Watch How The Rock Pumps Up Before a Photo Shoot

Mike Darling
·2-min read
Photo credit: Under Armour
Photo credit: Under Armour

From Men's Health

Dwayne Johnson is a walking advertisement for his Under Armour "Project Rock" collection of fitness gear, which now includes a stylish and versatile workout shoe.

That means every new release is personal, and in a new Instagram post, The Rock revealed just a glimpse of the preparation he puts into looking his best for each photoshoot.

“While you slackin’ and yappin’ we trynna make somethin’ happen...” he wrote in the post's caption, quoting the rapper Tech N9ne.

In the video—already viewed more than 5 million times by his fans—The Rock settles into an incline press machine for a few reps to help him achieve a good pump. It's hardly what anyone would call a gruelling workout session—especially if you're familiar with his usual footage—but that's not the point, says Men's Health fitness director Ebenezer Samuel, C.S.C.S.

"It's mostly about the value of pumping up a muscle with constant tension and time-under-tension. He never ever locks out a rep at the top of the incline press, which would make the "full range of motion" crowd flip out, but what he's doing is never giving his muscles time to rest at all," Samuel says.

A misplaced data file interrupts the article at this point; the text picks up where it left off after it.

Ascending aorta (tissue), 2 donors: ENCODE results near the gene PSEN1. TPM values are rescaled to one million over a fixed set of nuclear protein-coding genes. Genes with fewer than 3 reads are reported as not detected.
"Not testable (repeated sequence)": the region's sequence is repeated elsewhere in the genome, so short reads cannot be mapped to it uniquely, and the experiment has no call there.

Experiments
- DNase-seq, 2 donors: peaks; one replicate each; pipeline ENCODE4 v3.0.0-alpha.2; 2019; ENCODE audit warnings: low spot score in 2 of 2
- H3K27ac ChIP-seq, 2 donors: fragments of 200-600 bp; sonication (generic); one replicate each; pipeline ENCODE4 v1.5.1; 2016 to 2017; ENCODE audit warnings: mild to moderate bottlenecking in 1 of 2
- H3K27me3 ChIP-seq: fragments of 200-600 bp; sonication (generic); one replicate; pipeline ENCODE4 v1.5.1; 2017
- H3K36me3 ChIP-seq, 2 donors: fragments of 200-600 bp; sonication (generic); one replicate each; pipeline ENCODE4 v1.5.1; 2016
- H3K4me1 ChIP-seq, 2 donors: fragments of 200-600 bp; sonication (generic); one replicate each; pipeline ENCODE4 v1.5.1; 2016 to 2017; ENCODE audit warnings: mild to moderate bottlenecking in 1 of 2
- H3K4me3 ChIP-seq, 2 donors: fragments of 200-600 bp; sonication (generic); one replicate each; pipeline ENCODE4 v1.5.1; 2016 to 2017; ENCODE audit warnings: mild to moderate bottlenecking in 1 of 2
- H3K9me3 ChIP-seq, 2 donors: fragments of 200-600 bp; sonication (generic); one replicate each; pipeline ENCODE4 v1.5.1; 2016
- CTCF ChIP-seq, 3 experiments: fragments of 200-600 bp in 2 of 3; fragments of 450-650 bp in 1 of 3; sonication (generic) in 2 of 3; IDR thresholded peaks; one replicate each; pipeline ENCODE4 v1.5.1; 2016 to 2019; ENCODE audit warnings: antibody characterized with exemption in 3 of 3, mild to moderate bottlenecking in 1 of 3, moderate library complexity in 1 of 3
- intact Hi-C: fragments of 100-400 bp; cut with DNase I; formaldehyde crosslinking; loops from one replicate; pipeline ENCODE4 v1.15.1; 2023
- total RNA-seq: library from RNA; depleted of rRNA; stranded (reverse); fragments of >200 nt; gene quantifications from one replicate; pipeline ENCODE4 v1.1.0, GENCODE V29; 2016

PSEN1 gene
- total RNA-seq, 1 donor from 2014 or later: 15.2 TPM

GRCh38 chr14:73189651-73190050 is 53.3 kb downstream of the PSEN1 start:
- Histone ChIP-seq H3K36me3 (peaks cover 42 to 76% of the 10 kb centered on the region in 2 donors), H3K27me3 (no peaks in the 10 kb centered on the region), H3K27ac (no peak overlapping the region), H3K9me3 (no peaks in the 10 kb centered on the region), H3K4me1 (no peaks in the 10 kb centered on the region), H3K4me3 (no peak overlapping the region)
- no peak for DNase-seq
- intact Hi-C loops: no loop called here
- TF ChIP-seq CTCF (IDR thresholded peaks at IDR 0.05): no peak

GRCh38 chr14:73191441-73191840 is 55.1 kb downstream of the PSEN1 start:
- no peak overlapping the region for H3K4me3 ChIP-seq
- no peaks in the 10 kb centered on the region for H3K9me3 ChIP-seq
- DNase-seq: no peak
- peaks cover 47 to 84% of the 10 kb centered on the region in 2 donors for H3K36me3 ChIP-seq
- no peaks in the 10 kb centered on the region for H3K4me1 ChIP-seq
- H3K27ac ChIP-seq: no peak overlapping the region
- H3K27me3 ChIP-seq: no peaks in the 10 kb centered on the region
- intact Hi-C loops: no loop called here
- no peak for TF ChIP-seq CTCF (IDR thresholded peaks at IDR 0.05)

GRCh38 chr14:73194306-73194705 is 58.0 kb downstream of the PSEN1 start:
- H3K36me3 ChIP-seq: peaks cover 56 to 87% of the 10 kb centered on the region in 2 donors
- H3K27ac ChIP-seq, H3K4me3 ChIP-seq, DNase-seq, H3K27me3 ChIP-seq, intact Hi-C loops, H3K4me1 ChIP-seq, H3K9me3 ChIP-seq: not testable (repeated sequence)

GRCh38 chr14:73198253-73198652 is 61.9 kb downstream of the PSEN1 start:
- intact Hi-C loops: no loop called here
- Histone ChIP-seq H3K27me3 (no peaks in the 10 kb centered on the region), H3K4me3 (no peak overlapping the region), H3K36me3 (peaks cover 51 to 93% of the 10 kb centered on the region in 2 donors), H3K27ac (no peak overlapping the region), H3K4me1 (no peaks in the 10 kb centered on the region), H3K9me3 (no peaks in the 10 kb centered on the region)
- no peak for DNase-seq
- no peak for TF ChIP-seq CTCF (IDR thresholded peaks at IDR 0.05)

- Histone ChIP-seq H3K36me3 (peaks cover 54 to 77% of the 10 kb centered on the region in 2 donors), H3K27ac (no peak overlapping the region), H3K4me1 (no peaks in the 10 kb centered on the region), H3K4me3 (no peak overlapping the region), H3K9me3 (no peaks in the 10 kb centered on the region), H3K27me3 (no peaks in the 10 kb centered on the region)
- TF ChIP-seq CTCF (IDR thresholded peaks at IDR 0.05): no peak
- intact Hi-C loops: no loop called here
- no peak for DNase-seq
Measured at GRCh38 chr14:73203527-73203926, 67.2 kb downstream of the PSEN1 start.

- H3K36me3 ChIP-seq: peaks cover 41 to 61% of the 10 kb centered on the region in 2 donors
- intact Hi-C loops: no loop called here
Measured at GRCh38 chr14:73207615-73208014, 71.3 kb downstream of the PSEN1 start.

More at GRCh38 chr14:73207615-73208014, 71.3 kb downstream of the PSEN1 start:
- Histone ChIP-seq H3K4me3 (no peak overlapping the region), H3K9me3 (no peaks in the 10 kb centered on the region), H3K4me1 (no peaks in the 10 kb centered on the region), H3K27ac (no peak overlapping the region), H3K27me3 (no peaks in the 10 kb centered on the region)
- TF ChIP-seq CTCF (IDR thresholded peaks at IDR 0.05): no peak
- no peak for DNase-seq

This ultimately gives his arms a tough go of it, which will help for the most immediate purpose of his workout: looking swole beyond belief for a brief period.

"They're constantly engaged, which is helping drive bloodflow into the muscles. This isn't how one would train to pile up max reps or move max weight, but it is creating challenge for his muscles with lighter weights so he can get that "pumped" look for his shoot."

Also notable, Samuel adds, is that he's working with very light weights. "He's got maximum 180 pounds on a Hammer Strength [incline machine], and that's intentional, letting him build and hone mind-muscle connection with the movement," Samuel says. "There's a lot of value in working this as a warmup—and it's why it's advisable for anyone bench pressing to start light then work their way into their heavier loads."

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